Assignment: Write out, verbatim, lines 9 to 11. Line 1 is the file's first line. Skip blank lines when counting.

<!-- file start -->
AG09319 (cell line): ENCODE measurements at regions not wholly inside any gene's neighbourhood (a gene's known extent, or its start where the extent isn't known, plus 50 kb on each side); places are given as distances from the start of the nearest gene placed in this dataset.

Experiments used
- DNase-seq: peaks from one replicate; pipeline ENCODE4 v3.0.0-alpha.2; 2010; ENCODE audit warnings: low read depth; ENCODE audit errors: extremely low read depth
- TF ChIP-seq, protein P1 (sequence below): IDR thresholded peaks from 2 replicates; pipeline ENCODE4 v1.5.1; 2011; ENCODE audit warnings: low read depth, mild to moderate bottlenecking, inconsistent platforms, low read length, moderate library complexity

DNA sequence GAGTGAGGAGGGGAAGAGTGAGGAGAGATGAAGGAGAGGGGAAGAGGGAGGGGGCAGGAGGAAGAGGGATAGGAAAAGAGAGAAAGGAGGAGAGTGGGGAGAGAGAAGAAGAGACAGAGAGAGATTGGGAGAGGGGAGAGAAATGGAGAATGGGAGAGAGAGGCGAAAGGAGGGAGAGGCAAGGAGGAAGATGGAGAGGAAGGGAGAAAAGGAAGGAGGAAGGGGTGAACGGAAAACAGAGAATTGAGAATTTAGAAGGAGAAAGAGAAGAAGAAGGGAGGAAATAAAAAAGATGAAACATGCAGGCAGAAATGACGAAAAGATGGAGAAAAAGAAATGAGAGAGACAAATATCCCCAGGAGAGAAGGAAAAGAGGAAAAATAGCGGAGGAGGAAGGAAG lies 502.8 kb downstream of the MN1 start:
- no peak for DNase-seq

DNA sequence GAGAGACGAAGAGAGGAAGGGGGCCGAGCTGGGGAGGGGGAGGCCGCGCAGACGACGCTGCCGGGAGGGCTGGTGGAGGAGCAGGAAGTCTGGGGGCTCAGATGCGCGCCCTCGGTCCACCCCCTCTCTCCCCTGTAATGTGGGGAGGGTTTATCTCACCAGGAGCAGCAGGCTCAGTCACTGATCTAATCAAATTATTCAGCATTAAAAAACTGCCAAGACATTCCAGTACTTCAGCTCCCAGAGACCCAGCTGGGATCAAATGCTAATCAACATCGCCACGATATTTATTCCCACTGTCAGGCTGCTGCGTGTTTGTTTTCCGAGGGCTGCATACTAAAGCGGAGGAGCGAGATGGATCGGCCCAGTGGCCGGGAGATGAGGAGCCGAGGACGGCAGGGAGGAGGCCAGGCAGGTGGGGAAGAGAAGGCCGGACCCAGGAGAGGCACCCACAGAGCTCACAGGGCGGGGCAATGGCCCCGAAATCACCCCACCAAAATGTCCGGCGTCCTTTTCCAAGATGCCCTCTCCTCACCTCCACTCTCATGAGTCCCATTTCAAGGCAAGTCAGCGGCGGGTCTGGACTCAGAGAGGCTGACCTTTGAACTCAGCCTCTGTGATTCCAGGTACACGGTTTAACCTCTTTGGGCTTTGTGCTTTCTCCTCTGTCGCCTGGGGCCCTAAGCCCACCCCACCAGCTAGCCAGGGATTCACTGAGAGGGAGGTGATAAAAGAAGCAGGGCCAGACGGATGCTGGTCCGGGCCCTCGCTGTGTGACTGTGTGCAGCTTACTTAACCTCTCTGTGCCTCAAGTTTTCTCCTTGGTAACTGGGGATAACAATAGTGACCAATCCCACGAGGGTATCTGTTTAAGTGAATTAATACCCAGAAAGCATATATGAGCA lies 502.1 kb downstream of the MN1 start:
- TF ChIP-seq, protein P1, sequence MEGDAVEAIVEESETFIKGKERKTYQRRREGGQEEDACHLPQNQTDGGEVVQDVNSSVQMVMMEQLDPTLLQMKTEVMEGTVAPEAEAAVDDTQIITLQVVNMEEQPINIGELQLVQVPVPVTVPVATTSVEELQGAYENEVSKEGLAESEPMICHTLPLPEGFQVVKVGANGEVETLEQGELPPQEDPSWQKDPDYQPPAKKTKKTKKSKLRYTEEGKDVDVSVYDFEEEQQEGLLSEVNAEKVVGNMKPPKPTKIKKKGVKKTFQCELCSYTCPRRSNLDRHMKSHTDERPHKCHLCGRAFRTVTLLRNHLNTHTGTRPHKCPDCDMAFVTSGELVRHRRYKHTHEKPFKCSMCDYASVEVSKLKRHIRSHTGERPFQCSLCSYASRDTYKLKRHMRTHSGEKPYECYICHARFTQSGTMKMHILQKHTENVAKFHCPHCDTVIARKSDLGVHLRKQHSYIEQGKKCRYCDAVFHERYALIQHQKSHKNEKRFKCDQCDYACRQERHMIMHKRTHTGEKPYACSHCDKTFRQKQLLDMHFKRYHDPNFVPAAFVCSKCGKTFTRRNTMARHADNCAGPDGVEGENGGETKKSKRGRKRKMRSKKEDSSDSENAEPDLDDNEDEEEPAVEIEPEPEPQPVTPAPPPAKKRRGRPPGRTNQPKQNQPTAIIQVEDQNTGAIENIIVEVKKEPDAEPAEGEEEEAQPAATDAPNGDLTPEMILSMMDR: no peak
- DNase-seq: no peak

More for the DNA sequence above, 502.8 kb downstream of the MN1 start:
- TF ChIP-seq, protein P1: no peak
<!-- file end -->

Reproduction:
- DNase-seq: no peak

More for the DNA sequence above, 502.8 kb downstream of the MN1 start:
- TF ChIP-seq, protein P1: no peak